Before you start to think I’m completely obsessed with the Halifax Explosion, let me explain… When I first saw this book I thought it was going to be a twist on Dickens’s A Christmas Carol, set in Halifax. Which it is… but it’s not as close to A Christmas Carol as I was expecting it to be. It’s a story of faith and hope set in 1918 Halifax, and it’s saturated in stories about WWI and the Halifax Explosion. In other words, it’s even better than I was hoping it would be. And it’s inspired by a true story.
Steven Laffoley was inspired to write this book when he read the story about the “little chap” with the big heart who, in December 1918, one month after the war ended and a year after the disaster of the Halifax Explosion, brought in a 25 cent piece to the office of the Halifax Herald for “some little kid at Christmas”.
A Halifax Christmas Carol is framed by a narrator who sounds satisfyingly Dickensian (and in my head like Gonzo from The Muppet Christmas Carol).
It has been said, and I believe it is true, that the greatest things in life come from the smallest beginnings. Certainly, this might be said of the great thing that once came from a very small beginning indeed, just five weeks after the end of The Great War, and four days before Christmas, in the winter of 1918, when the city was worn and weary, and the world seemed shrouded in the worst of the darkness.
Our “Scrooge” is reporter Michael Bell, who works at the Halifax Herald. The doom and gloom attitude that surrounds him are the result of the war, the explosion, the poverty and darkness everywhere he looks, and is fueled by the “bad news” stories he reads and writes for the paper. (At this time the Spanish flu is also on the horizon.) When “Tiny Tim” comes to the office with his 25 cent piece for the kids, Michael’s boss see the opportunity to offer a little hope to Halifax in the form of a good news story, but Michael can’t imagine how a 25 cent piece will bring hope and light to the city.
Weary soldiers and worn-out civilians returned to their lives only to find their lives were no longer there.
Nevertheless, Michael is sent with his colleague Tess Archer to find this boy and to get a story by Christmas Eve. Their search for the boy takes us on a tour of 1918 Halifax, which Haligonians will love, as well as provides the reader with a variety of stories from the myriad of people they come into contact with. A priest who has lost faith, orphans who have lost their parents, women who have lost their husbands and children, and war veterans who have lost body parts.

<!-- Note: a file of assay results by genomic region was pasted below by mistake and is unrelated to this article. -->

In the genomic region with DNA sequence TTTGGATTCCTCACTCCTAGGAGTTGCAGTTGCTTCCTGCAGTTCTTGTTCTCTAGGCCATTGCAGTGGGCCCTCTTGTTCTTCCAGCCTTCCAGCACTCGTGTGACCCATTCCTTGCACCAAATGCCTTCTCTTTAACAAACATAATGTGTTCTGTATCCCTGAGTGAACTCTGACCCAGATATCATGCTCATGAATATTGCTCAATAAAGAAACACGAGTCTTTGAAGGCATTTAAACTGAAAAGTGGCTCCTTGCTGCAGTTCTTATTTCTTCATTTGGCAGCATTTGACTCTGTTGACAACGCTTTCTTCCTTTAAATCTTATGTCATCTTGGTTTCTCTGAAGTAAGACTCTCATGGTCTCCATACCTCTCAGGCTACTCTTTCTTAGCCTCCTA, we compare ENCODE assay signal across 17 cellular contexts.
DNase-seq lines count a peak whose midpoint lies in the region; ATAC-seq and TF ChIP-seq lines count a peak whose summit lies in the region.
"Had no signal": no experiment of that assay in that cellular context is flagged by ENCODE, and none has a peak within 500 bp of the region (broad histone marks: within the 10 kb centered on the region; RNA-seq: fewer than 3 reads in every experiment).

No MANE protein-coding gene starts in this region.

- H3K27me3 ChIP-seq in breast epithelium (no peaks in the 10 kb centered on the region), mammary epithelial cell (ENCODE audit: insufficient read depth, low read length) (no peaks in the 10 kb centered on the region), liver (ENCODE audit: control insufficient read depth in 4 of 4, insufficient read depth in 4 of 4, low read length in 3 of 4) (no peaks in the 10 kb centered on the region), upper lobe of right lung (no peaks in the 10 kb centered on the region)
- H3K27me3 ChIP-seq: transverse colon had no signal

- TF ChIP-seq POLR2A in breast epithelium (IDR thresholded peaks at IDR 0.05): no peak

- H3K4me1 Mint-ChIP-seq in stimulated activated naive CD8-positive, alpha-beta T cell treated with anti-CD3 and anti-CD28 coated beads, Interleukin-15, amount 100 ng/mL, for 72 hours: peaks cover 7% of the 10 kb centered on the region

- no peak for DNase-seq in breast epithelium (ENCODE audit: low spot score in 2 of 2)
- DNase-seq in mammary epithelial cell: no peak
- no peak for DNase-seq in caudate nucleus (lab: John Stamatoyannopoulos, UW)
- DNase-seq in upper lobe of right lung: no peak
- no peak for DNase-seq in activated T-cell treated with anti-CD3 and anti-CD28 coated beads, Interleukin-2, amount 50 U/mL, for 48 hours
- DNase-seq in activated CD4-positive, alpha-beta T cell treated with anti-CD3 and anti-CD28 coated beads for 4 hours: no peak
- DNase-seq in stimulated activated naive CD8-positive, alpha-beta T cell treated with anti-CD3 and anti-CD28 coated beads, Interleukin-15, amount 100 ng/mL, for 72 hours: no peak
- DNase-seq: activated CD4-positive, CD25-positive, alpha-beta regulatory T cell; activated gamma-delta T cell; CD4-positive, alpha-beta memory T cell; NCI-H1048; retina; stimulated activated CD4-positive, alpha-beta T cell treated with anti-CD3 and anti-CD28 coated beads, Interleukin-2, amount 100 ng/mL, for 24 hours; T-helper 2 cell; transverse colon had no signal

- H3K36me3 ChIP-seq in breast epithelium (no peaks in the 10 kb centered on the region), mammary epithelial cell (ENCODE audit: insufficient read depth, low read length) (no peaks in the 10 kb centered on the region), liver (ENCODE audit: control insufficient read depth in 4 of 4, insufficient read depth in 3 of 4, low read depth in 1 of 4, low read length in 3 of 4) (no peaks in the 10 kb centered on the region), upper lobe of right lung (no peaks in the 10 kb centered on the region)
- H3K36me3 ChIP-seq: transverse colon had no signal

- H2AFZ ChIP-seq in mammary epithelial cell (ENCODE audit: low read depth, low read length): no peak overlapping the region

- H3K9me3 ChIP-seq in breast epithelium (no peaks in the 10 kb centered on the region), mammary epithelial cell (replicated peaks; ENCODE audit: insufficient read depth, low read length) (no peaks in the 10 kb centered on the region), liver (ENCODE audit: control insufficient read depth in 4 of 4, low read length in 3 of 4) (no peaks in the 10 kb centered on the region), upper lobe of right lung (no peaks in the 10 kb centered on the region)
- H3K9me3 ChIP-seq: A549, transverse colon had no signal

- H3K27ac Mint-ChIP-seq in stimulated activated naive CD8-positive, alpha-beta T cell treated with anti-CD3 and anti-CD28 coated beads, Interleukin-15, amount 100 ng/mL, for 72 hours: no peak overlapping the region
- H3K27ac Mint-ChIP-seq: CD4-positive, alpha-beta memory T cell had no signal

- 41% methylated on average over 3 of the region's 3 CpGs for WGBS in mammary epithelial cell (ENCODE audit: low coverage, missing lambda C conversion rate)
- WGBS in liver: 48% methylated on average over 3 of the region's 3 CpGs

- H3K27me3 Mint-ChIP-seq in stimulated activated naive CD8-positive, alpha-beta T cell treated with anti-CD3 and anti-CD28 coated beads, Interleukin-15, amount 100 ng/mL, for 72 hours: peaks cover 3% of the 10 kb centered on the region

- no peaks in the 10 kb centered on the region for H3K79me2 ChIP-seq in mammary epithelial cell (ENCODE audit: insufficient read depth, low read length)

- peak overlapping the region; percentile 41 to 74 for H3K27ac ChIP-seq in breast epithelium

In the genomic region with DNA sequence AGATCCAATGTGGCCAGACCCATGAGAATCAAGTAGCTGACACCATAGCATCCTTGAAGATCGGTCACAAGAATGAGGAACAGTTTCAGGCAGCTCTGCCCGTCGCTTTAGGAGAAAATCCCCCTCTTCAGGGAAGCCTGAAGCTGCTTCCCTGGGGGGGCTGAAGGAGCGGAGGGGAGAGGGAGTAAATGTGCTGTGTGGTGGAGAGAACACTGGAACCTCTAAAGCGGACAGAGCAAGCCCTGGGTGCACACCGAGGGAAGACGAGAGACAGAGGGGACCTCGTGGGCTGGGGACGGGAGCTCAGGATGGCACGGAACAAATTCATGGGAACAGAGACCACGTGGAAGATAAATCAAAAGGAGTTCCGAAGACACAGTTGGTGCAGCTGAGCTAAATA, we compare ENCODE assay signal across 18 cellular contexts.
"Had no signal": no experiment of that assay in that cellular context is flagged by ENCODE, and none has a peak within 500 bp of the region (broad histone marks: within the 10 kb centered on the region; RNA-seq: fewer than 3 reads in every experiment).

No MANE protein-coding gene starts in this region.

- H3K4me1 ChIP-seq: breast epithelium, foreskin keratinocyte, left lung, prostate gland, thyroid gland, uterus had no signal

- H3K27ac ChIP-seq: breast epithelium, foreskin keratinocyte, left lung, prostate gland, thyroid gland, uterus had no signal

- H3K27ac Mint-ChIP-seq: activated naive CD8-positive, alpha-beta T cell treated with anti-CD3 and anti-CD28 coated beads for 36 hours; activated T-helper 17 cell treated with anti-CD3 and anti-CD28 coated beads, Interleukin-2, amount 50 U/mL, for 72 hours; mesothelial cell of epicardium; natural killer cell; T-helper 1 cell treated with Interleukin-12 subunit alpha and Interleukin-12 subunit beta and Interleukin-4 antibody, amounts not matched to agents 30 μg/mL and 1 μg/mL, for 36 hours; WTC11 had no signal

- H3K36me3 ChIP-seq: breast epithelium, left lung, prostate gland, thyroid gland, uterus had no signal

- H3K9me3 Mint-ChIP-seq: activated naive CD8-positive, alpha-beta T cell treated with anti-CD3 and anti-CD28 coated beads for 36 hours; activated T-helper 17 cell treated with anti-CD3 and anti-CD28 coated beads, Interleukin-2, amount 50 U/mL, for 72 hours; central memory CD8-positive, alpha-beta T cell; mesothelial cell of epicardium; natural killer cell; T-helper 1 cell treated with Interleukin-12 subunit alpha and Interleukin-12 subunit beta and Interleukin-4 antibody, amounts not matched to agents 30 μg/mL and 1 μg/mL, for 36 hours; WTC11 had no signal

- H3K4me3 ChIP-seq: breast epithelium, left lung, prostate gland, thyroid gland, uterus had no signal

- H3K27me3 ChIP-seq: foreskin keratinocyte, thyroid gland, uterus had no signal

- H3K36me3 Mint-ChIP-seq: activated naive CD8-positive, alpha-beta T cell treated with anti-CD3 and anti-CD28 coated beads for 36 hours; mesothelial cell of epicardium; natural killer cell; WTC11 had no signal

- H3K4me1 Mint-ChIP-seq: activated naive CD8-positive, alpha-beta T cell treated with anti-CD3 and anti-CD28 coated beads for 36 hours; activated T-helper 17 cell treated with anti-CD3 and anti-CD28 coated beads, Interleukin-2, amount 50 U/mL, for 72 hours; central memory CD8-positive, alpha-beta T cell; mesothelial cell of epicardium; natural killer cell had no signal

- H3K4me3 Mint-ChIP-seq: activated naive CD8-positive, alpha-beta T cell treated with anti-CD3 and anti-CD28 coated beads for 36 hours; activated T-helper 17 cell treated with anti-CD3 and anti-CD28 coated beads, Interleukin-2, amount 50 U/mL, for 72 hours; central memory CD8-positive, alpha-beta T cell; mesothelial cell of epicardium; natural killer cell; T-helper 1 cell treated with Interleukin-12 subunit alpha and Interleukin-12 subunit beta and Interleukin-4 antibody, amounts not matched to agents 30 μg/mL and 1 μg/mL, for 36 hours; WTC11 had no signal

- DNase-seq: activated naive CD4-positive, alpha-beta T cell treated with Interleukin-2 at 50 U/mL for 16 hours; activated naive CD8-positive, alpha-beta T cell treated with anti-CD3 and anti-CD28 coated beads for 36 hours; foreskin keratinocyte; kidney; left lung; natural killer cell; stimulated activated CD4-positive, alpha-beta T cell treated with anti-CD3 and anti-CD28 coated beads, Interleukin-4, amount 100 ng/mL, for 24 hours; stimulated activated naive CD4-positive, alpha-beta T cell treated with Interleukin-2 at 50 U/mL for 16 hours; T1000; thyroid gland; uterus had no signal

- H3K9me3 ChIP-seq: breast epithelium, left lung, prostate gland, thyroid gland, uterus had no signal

The most compelling character we meet is The Beggar who appears in several of his own chapters. This homeless and disfigured man moves through the city that before the war welcomed him and sheltered him. Now it is repulsed by him and is in the process of starving and freezing him. Despite The Beggar’s situation, he is still able to see beauty in things and find comfort in his memories and poetry. His character is in contrast to Michael’s; a man who was fortunate enough to make it through the war, visibly unscathed, still able to be a fully functioning member of society. And yet, he can find no beauty or comfort in his life.
As time runs out, Michael becomes more cynical and intolerable, and Tess leaves him to finish the search on his own. She debates with Michael about how to get to the truth of things. “I just think art, not facts, is the way to understand truth.” Michael argues that facts are the only way, “like puzzle pieces snapping into place. When they click together, you have the whole picture.”, But Tess argues, “I don’t see it that way. You choose the facts that suit the narrative you are chasing.” As Michael’s boss at the newspaper tells him, “But there is a difference between the facts and the truth. Even after all the facts are on the table, the truth may still need to be found.”
I think you all know where the story is going. It’s (very) loosely based on Dickens’s A Christmas Carol, after all; a tale that we have all come to know and love as a caution against shutting out the world and a re-awakening of joy and spirit. And, like A Christmas Carol, this is a book that could be read and enjoyed every year – a twist on an old favourite set closer to home.
The setting of Laffoley’s version is not the only difference… his version doesn’t rely on ghosts of the past, present, and future to change the heart of the protagonist, but on stories. Michael is so caught up in facts that truth passes him by. Through story, the boy helps him to see what his mother has been trying to tell him in his dreams, resulting in a satisfying ending and a perfect last line.
As Carol Bruneau says in an article at Atlantic Books Today entitled Fiction Brings Halifax Explosion to Heart, “Fiction is a passport to empathy. Fiction allows us to investigate the unknowable, the questions behind unacceptable realities that nag long after the facts get put to bed. Realities like human error and stupidity and the fact that tragedies befall innocents. Fiction lets us explore the mysteries behind suffering.” And “… characters will go before us into danger, testing the waters as nimbly as though they walked on them. It’s our job to keep seeking answers to the unanswerable.”
Jon Tattrie at Atlantic Books Today: “Laffoley paints a striking portrait of a Halifax stunned by the disaster and the just-ended war, yearning for hope and ultimately a peace that will allow them to begin to remember all that was lost.“